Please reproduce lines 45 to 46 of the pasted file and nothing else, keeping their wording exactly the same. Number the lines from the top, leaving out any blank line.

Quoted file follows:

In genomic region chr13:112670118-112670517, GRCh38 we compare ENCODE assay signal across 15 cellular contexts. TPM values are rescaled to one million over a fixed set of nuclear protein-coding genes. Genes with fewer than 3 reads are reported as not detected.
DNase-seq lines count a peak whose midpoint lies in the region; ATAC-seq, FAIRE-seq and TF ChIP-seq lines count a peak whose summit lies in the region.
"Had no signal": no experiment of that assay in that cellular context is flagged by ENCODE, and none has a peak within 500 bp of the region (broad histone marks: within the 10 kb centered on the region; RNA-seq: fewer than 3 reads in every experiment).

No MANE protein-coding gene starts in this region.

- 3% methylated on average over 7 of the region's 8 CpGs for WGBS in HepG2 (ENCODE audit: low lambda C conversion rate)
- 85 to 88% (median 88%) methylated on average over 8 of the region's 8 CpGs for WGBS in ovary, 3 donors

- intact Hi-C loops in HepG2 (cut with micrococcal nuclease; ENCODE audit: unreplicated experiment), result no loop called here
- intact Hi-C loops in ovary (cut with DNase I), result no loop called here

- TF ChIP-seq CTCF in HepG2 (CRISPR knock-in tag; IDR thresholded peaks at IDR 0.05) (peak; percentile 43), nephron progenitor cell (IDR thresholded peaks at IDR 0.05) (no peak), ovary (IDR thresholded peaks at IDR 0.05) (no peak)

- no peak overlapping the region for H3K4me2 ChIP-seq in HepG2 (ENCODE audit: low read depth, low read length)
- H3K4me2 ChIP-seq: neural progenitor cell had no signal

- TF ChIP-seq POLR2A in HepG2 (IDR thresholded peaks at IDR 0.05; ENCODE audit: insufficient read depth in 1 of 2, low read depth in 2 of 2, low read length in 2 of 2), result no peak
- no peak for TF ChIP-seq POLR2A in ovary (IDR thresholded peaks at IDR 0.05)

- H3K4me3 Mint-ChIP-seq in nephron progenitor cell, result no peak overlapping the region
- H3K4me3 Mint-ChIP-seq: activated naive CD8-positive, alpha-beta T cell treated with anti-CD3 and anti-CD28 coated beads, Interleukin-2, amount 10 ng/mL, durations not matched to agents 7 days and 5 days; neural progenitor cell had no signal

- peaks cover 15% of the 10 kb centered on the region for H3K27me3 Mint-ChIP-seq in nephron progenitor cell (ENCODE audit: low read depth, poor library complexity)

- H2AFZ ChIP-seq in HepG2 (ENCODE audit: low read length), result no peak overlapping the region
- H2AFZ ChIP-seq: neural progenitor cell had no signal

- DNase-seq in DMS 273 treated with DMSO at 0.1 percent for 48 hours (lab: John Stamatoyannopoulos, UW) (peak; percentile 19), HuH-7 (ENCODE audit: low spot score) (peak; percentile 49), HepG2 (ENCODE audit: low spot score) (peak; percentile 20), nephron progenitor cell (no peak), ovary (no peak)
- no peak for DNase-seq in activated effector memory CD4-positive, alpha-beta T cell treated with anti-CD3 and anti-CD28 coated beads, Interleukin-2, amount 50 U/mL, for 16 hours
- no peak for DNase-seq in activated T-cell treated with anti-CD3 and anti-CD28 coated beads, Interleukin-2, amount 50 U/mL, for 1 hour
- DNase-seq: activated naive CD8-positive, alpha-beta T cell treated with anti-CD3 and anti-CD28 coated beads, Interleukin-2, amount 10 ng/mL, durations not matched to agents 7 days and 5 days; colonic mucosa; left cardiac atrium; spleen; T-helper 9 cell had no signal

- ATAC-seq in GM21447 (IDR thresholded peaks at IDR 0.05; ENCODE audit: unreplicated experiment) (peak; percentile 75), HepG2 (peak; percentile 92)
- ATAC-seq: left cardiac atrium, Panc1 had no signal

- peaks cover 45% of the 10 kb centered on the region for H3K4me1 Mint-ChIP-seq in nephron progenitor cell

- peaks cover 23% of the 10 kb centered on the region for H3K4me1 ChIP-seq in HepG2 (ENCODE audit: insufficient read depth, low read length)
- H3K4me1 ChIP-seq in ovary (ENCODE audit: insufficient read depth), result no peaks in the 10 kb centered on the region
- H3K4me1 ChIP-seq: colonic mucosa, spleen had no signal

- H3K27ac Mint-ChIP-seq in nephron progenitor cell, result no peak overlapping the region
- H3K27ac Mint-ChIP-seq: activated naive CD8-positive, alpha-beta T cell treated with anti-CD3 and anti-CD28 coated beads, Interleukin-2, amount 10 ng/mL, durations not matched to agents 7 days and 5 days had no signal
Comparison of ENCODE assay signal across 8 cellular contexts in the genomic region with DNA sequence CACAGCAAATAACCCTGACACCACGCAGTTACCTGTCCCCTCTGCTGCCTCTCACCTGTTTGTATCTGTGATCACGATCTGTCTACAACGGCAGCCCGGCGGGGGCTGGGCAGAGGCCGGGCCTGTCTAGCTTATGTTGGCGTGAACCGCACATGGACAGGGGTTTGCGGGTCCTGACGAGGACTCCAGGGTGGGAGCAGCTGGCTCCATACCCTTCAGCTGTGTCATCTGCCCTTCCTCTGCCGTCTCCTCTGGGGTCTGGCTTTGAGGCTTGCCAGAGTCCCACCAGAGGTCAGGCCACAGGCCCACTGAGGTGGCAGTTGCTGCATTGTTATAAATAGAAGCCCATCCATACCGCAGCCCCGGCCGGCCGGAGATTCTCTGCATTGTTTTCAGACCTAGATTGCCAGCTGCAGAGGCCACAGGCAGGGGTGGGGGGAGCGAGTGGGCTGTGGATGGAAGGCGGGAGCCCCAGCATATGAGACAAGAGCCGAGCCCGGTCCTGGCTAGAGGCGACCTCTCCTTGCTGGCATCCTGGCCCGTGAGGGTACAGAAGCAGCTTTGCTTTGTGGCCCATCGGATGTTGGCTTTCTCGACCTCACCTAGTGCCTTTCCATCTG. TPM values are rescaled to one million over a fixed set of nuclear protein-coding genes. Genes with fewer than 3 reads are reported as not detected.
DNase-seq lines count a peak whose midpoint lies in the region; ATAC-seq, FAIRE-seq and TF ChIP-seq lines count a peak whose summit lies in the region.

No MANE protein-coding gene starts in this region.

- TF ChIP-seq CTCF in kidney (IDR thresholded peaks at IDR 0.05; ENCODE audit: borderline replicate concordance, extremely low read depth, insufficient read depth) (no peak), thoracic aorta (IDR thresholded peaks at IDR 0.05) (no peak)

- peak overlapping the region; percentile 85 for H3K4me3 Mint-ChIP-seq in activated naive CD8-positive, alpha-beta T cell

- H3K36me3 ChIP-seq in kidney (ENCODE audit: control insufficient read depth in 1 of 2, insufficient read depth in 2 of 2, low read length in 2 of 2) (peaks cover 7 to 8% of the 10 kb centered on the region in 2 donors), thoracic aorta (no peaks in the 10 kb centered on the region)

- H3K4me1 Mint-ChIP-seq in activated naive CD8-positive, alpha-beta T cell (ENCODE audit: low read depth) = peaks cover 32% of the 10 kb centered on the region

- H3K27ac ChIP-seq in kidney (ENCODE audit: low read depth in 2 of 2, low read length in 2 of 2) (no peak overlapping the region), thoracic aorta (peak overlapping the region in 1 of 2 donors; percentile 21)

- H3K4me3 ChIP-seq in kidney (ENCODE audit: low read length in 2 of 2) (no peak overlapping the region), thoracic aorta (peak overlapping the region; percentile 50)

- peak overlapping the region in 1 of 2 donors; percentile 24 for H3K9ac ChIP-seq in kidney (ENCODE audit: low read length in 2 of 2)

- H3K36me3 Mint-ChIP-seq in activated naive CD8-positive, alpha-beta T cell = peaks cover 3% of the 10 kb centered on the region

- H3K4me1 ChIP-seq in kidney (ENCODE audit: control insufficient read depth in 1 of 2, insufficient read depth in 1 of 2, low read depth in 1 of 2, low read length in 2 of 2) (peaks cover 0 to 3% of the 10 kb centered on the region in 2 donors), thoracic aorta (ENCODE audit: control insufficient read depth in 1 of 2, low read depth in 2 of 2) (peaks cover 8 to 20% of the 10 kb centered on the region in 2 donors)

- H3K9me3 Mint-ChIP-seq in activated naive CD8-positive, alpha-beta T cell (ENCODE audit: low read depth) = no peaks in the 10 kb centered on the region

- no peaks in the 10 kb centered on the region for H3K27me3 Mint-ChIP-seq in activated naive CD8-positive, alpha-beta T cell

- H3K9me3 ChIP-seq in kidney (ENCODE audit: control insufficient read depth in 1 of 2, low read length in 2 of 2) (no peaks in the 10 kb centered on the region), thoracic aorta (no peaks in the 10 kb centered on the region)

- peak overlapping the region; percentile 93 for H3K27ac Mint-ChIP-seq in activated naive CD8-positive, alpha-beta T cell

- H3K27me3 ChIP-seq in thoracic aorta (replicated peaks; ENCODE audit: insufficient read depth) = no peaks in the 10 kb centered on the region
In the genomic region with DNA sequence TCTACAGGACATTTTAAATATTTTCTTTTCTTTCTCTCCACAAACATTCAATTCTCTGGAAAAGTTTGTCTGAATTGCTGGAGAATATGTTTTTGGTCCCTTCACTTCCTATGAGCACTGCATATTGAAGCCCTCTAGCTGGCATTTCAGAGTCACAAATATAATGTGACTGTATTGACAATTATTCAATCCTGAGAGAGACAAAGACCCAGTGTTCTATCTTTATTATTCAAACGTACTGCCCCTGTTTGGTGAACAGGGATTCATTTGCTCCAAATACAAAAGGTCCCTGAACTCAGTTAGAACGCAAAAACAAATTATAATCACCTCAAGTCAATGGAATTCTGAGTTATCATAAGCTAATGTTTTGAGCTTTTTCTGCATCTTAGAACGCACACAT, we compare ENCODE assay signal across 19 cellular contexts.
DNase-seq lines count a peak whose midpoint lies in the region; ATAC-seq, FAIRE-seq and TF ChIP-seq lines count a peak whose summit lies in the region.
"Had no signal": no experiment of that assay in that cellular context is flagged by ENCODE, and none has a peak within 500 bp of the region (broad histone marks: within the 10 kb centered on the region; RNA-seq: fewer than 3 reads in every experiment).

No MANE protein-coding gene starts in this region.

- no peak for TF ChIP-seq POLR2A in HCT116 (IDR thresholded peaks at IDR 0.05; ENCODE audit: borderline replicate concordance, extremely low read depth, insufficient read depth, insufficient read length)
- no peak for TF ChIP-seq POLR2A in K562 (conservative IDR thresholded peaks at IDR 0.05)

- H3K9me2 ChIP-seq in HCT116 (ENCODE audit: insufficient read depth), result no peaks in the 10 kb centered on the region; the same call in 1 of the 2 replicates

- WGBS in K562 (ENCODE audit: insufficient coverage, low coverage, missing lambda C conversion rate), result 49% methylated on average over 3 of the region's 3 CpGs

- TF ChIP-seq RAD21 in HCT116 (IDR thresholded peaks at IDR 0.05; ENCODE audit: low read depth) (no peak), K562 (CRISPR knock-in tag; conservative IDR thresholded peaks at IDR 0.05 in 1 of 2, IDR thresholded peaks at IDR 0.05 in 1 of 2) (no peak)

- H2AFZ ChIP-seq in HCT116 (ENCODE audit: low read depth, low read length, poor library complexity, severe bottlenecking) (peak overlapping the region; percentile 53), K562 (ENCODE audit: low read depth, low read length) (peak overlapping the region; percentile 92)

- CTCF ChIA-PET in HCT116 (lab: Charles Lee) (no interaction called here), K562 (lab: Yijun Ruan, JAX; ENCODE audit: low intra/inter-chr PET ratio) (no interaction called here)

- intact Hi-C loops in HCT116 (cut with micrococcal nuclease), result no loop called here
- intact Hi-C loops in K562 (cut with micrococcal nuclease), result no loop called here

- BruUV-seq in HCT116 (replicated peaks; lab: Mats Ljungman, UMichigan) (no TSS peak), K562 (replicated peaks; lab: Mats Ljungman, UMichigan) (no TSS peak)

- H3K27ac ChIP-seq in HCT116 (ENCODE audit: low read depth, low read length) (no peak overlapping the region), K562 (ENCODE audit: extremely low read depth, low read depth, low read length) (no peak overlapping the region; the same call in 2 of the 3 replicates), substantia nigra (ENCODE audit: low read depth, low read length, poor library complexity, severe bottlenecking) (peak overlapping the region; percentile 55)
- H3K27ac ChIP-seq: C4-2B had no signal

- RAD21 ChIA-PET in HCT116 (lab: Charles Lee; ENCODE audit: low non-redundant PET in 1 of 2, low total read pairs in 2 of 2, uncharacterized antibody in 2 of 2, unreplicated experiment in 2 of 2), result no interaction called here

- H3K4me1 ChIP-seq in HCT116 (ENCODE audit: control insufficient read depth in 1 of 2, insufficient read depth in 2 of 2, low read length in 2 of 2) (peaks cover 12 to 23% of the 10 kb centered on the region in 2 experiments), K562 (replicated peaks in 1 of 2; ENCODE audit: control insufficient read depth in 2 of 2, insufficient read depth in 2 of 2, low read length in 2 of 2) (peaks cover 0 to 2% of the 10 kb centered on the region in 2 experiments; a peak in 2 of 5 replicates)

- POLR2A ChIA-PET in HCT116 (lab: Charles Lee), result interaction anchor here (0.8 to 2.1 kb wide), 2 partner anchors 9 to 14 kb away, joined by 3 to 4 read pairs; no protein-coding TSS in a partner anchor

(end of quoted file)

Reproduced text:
- H3K9me3 ChIP-seq in kidney (ENCODE audit: control insufficient read depth in 1 of 2, low read length in 2 of 2) (no peaks in the 10 kb centered on the region), thoracic aorta (no peaks in the 10 kb centered on the region)

- peak overlapping the region; percentile 93 for H3K27ac Mint-ChIP-seq in activated naive CD8-positive, alpha-beta T cell